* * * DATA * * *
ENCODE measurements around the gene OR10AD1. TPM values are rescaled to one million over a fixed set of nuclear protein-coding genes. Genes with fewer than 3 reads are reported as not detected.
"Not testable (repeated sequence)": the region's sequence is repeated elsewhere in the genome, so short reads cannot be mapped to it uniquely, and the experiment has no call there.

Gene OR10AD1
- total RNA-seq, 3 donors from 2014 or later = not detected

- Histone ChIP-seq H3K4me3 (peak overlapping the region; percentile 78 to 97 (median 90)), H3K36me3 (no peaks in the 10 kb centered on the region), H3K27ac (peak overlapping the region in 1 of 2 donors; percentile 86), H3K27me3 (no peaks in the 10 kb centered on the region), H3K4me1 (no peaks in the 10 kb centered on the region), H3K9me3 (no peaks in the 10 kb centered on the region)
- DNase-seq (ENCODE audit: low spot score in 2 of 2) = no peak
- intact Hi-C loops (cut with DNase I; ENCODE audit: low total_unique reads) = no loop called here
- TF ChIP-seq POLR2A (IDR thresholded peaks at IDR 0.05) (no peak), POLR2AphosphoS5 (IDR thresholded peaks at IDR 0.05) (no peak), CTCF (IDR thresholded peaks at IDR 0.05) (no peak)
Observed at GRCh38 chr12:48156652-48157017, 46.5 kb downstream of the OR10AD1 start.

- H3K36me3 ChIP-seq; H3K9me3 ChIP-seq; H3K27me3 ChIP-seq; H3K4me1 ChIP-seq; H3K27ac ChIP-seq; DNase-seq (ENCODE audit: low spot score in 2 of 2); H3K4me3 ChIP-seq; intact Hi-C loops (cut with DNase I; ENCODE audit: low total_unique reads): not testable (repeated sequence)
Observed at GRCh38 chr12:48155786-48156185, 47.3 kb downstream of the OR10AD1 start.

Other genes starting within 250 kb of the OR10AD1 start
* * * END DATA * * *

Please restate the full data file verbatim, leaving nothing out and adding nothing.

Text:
ENCODE measurements around the gene OR10AD1. TPM values are rescaled to one million over a fixed set of nuclear protein-coding genes. Genes with fewer than 3 reads are reported as not detected.
"Not testable (repeated sequence)": the region's sequence is repeated elsewhere in the genome, so short reads cannot be mapped to it uniquely, and the experiment has no call there.

Gene OR10AD1
- total RNA-seq, 3 donors from 2014 or later = not detected

- Histone ChIP-seq H3K4me3 (peak overlapping the region; percentile 78 to 97 (median 90)), H3K36me3 (no peaks in the 10 kb centered on the region), H3K27ac (peak overlapping the region in 1 of 2 donors; percentile 86), H3K27me3 (no peaks in the 10 kb centered on the region), H3K4me1 (no peaks in the 10 kb centered on the region), H3K9me3 (no peaks in the 10 kb centered on the region)
- DNase-seq (ENCODE audit: low spot score in 2 of 2) = no peak
- intact Hi-C loops (cut with DNase I; ENCODE audit: low total_unique reads) = no loop called here
- TF ChIP-seq POLR2A (IDR thresholded peaks at IDR 0.05) (no peak), POLR2AphosphoS5 (IDR thresholded peaks at IDR 0.05) (no peak), CTCF (IDR thresholded peaks at IDR 0.05) (no peak)
Observed at GRCh38 chr12:48156652-48157017, 46.5 kb downstream of the OR10AD1 start.

- H3K36me3 ChIP-seq; H3K9me3 ChIP-seq; H3K27me3 ChIP-seq; H3K4me1 ChIP-seq; H3K27ac ChIP-seq; DNase-seq (ENCODE audit: low spot score in 2 of 2); H3K4me3 ChIP-seq; intact Hi-C loops (cut with DNase I; ENCODE audit: low total_unique reads): not testable (repeated sequence)
Observed at GRCh38 chr12:48155786-48156185, 47.3 kb downstream of the OR10AD1 start.

Other genes starting within 250 kb of the OR10AD1 start